HEMPSTEAD, N.Y. — Democrat Hillary Clinton and Republican Donald Trump will face off for the first time on Monday in a presidential debate that could rank as one of the most watched, highly anticipated political showdowns in U.S. history.
The tight race for the White House and the unpredictable clash in styles between well-known but polarizing opponents has generated wide interest in the potentially pivotal debate, which comes six weeks before the Nov. 8 election after a campaign that has stretched over more than a year.
The gap between the two candidates in recent national opinion polls has narrowed in the past week, with the latest Reuters/Ipsos polling showing Clinton ahead by 4 percentage points, with 41 percent of likely voters. more >>
Christian Hip-hop artist Amisho Baraka, popularly known as Sho Baraka revealed last weekend that he will protest both Republican presidential nominee Donald Trump and his Democratic rival Hillary Clinton in November by voting for a third party candidate.
"I am going to vote. I'm especially going to vote in my state and local elections. I will definitely cast a ballot for someone in the presidential election; it will not be Trump or Clinton," the son of a former Black Panther who currently lives in Atlanta, Georgia told NPR.
Baraka who first shared his decision to go against the nominees of the nation's two major political parties in an op-ed for Christianity Today, said he struggles because of his race when it comes to Republicans and is challenged by the progressive values of Democrats. However, he did not say whether he would be casting his vote for either Libertarian Gary Johnson, independent Evan McMullin or Green Party candidate Jill Stein. more >>
Officials from the U.N., the United States, Russia, and other nations are pointing fingers and accusing each other of "barbarism" after the latest round of bombings by Syrian forces killed at least 85 people on Sunday in the besieged city of Aleppo.
Matthew Rycroft, British ambassador to the U.N., said Syrian President Bashar al-Assad and his Russian allies have been carrying out war crimes against Syrian civilians in the continued bombings aimed at taking out rebel forces in the civil war.
"After five years of conflict, you might think that the regime has had its fill of barbarity — that its sick bloodlust against its own people has finally run its course," Rycroft said, according to CNN. more >>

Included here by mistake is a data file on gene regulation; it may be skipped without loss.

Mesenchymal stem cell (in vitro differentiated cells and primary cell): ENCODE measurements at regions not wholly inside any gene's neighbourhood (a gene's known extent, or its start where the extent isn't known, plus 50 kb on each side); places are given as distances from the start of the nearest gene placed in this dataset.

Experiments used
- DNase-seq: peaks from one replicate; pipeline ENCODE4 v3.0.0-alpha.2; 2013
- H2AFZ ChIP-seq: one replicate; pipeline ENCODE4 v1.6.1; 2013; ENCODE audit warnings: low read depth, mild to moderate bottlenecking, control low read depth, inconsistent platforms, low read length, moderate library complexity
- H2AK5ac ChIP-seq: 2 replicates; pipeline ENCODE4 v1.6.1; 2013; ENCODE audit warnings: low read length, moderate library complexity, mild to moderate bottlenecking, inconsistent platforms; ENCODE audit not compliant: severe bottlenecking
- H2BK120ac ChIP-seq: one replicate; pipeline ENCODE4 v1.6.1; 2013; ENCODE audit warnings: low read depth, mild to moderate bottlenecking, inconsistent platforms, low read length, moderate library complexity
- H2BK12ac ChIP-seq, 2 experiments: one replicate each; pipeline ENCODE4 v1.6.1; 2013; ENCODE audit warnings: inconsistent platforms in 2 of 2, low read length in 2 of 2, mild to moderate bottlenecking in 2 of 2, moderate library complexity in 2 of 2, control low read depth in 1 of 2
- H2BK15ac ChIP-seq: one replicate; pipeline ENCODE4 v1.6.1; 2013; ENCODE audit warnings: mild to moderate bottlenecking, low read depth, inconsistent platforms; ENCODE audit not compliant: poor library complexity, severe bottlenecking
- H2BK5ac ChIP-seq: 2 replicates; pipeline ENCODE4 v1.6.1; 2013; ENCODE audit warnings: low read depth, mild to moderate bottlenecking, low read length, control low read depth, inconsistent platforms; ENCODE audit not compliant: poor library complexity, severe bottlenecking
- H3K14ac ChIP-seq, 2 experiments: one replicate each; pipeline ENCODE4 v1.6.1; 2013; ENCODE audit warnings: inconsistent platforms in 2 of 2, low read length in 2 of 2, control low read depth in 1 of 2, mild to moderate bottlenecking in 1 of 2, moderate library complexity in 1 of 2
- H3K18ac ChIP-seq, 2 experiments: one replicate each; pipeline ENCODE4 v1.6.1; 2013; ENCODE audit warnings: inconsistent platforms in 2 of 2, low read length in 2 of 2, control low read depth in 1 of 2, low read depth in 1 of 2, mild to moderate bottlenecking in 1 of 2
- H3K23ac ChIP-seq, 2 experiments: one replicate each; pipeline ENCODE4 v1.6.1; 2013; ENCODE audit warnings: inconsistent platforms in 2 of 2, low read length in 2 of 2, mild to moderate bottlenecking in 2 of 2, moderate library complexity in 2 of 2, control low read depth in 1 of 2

Recently longtime evangelical leader James Dobson, now venerably age 80, warned of irreversible consequences if Hillary Clinton is elected.
"… We won't ever recover from it!" Dobson said, "We will go down in flames, maybe literally, if we put the wrong person in power."
Maybe Dobson, who's justifiably concerned about growing assaults on religious liberty and conscience rights, is right. Others sound similar warnings about Trump, whose authoritarian rhetoric they fear foreshadows collapsing confidence in democracy and constitutionalism in favor of strong man rule. Maybe they're right. more >>
During the worst moment of the 1994 Rwandan Genocide, between 800,000 to 1 million people were killed in 100 days. Most were hacked to death with machetes. Neighbor turned on neighbor. Villages lay strewn with bodies. The massacre, ignited by ethnic division and carried out by the Hutu majority, mostly against the Tutsi minority, rocked this tiny nation and sent shockwaves across the world.
The global community — as it did when the Holocaust first ushered the word "genocide" into our vocabulary — vowed, one more time, to "never again" let something like this happen.
Yet, today, once again, we find ourselves watching genocide unfold on our TV screens. Earlier this year, Secretary of State John Kerry admitted ISIS is committing genocide against Yazidis, Christians, and minority groups in Iraq (and Syria). He was joined by unanimous votes by members of the U.S. House of Representatives and the U.S. Senate, as wells as the British parliament. more >>
I once read a story … a surgeon, an engineer, and a politician were debating which of their professions was the oldest.
The surgeon said, "Eve was made from Adam's rib, and that of course was a surgical procedure. So obviously surgery is the oldest profession."
The engineer countered with, "Yes, but before that, order was created out of chaos, and that most certainly was an engineering job." more >>